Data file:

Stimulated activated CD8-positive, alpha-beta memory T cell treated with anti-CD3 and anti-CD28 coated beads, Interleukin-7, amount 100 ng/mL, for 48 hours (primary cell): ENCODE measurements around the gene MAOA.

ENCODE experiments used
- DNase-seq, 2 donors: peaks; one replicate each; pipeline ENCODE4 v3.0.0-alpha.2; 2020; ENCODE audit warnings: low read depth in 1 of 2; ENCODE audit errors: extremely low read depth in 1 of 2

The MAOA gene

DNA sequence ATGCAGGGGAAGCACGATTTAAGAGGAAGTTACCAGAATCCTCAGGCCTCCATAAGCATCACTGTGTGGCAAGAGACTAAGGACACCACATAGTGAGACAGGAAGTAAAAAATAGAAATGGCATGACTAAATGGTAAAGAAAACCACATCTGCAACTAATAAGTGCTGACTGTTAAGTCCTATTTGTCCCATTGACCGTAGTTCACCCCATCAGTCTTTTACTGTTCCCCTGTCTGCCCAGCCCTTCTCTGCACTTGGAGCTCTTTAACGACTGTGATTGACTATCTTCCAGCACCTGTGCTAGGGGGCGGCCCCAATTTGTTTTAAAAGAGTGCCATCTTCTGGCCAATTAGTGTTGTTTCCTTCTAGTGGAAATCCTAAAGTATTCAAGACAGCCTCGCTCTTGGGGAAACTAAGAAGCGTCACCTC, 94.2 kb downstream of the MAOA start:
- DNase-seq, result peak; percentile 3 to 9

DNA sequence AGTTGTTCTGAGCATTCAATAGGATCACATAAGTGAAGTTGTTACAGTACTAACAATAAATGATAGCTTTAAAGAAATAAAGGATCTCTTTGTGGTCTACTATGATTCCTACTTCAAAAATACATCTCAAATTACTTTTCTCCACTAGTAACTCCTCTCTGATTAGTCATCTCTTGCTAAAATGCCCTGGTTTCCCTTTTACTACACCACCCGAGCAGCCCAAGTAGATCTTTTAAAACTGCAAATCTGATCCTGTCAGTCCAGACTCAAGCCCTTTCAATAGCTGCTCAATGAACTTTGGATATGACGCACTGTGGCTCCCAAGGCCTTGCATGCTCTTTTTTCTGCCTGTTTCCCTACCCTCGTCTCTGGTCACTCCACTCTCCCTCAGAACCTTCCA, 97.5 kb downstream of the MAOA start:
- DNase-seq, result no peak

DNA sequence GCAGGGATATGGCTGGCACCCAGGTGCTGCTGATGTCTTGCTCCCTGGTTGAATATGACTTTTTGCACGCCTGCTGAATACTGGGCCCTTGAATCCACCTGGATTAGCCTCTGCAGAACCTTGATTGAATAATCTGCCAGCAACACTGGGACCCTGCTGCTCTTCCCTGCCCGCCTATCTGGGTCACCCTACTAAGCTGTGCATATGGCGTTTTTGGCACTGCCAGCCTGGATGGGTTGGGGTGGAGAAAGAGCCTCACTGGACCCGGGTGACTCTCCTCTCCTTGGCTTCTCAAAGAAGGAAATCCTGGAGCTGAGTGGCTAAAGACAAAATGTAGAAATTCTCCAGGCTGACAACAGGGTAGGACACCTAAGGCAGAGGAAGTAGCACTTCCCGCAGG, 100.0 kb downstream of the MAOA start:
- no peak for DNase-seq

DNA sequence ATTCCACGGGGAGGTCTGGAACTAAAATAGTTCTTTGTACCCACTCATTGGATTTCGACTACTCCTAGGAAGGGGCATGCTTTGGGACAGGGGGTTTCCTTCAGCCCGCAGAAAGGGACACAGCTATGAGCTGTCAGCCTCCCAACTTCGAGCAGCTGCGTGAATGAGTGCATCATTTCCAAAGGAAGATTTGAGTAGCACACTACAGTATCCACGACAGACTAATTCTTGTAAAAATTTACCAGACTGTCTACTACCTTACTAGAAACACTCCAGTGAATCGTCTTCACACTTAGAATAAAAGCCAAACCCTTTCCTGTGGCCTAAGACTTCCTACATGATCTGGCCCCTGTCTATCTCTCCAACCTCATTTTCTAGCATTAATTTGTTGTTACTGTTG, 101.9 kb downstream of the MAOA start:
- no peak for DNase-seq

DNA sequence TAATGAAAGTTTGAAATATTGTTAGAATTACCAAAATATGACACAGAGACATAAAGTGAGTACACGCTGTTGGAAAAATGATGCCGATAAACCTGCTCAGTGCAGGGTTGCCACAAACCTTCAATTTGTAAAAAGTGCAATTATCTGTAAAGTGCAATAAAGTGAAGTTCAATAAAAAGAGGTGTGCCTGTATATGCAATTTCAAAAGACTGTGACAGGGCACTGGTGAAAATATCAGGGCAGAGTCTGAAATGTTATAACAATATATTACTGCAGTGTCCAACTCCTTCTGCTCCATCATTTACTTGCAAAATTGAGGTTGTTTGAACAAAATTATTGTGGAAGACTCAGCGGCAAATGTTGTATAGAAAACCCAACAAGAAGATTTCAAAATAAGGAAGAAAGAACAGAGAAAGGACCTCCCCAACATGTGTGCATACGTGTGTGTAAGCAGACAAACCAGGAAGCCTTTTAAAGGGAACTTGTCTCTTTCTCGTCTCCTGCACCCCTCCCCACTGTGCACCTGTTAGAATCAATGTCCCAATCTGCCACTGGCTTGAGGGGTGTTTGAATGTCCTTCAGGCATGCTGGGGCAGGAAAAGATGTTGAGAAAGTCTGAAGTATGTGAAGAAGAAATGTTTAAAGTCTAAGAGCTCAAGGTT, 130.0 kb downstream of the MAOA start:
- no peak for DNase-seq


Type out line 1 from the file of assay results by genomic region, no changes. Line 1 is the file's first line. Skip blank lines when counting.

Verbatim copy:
Stimulated activated CD8-positive, alpha-beta memory T cell treated with anti-CD3 and anti-CD28 coated beads, Interleukin-7, amount 100 ng/mL, for 48 hours (primary cell): ENCODE measurements around the gene MAOA.